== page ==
5 Things To Do Before You Build Your New Website For Your New Business
Quite a while back, I had a consultation with Teresa, a delightful new coach who wanted to do some marketing. She’d finished coach training. She joined a high-end mentoring program. Now she wanted a website.
Teresa wasn’t sure who her target market would be. She had picked up a few clients. But she wasn’t sure how they would define her market as she grew.
Pay attention to signals…
What stood out was something Teresa mentioned almost as an after-thought. “I invited a group of women to come to my house for a presentation. We had refreshments and we all had a good time. A couple of them might become clients.”
Now you have to understand that website copy coaching is one of my favorite things to do as a copywriter. So I was itching to get my hands on Teresa’s website, which existed as a very rough draft.
Signs she’s not ready for a website…
But because we dug into Teresa’s business model during the consultation, the truth was pretty obvious. Teresa wasn’t ready for a website.
In fact, her own highly-paid high-end mentor was probably advising her, “Before you get a website, go out and talk to prospects. Make sure you’ve got a market.”
The really tough mentors would say, “Sign at least 3 to 10 paid clients before you build your website.” (If you want to save about $10K on mentoring programs, skip the preliminaries and go out and do this.)
I understood exactly where Teresa was coming from.
A website feels like a security blanket. If someone asks, “What do you do?” you send them to your website. If you want to post on social media and even buy ads, you send them to your website.
It’s easy to build a beautiful website for a non-existent market…
When I first started on the Internet, I had just published a book on relocation. So it seemed natural to build a website on moving and become a relocation coach.
I soon discovered that people who move do need lots of help and could benefit hugely from working with me. … but they wouldn’t. As one industry expert pointed out, “The last thing people want during a move is more phone calls.” When I expanded my site to deal with careers, and specifically focused on midlife career change, my business grew dramatically.
Amazingly, none of the coaches I consulted encouraged me to do some research. It never occurred to me to work with a copywriter, who would have asked pointed questions about what the market wanted and what benefits would be delivered.
So what could Teresa — or anyone starting out — do instead?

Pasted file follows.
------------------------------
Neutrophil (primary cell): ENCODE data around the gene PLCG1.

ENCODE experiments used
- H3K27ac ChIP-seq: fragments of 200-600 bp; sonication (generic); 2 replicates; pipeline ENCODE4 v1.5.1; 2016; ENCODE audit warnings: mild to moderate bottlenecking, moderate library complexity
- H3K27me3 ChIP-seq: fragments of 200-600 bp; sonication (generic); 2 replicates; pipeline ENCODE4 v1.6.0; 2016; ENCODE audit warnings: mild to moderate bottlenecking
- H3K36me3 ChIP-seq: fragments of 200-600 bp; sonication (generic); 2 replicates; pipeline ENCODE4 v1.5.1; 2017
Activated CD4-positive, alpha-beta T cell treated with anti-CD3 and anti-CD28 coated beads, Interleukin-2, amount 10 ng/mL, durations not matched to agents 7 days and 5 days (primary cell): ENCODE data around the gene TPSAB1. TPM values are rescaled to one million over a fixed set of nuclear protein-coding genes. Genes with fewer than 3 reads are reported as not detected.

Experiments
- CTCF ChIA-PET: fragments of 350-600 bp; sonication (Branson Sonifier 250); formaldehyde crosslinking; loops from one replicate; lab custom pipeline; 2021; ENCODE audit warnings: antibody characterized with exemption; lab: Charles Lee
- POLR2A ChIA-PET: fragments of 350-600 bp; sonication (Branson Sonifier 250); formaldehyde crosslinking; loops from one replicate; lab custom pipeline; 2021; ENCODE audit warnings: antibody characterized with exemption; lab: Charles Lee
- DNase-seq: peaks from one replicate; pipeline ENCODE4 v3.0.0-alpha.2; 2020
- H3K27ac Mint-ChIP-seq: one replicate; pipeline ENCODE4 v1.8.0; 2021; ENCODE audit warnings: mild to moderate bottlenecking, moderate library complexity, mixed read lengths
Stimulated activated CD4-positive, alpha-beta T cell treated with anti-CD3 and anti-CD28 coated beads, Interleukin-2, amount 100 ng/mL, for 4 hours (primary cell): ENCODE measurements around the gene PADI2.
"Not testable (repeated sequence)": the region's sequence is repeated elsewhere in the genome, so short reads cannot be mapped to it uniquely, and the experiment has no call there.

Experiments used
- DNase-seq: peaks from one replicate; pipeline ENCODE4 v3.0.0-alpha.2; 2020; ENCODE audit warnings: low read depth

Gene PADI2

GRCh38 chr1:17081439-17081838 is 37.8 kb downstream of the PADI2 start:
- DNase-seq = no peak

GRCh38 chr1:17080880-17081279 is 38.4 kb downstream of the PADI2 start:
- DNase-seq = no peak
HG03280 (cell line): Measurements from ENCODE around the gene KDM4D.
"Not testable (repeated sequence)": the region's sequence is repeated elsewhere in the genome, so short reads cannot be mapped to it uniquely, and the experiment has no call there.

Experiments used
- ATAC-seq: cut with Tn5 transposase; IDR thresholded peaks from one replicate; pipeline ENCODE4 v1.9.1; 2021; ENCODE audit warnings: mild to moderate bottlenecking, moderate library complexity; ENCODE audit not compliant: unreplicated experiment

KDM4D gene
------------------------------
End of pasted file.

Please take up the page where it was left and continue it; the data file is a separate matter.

(1) Interview 6 to 10 people who resemble your ideal clients.
If you’ve been in business a while but are considering a new niche, you can interview some of your current and past ideal clients. Discover their backstories: why they’ve got a problem, why it’s so tough to solve, and what they’re tried already.
After you’ve completed the interviews, you’ll know if you’ve got a market that resonates with your offer. You’ll know if they’re willing and able to buy and how to reach this market effectively. You’ll know the exact words and phrases. For instance, if they’re laid-off from a job, do they talk about “getting back on the horse” or “back in the saddle again?”
A lot of people have trouble with this step, so I’ve created a short program to help: The Client Advantage.
(2) Based on those results, set up a simple landing page to collect leads.
Offer a lead magnet that’s 3 to 5 pages. That’s all you need to start.
Creating a lead magnet will force you to identify a critical topic that’s top of mind for your audience. You’ll need to get past their resistance to get them to sign up for your giveaway — and they know they’re also committing to getting emails from you on a regular basis.
You’ll easily discover whether you’ve got a responsive audience. When your topic resonates strongly, you’ll get lots of sign-ups.
(3) Don’t wait till you get a website to “figure out how to explain what you offer.”
Be able to explain your services in a sentence or two — the infamous elevator speech. Consider creating a story speech instead of an elevator speech. Test your explanation at networking events and prospects you encounter.
One powerful example of a money coach:
“Here’s an example of what I do. When Beryl called me, she had six maxed-out credit cards and no savings. I helped her reorganize her finances and find surprising ways to save. Last week she bought the home she’d always dreamed of — and her new credit rating helped her get a good mortgage.”
(4) Send out a “warm prospect letter” to anyone who might have contacts with your ideal clients.
This letter shares the news of your new service, spells out the type of referrals you’re seeking, and briefly explains the benefits. You can get a template for this letter when you buy either Quick Start Guide To Marketing Yourself As A Coach or Becoming A Copywriter.
(5) Once you’ve clarified your market and your message, it’s time to set up a website.
I have a free resource to help — your website planning guide. Available for immediate download.
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Originally published at https://cathygoodwin.com.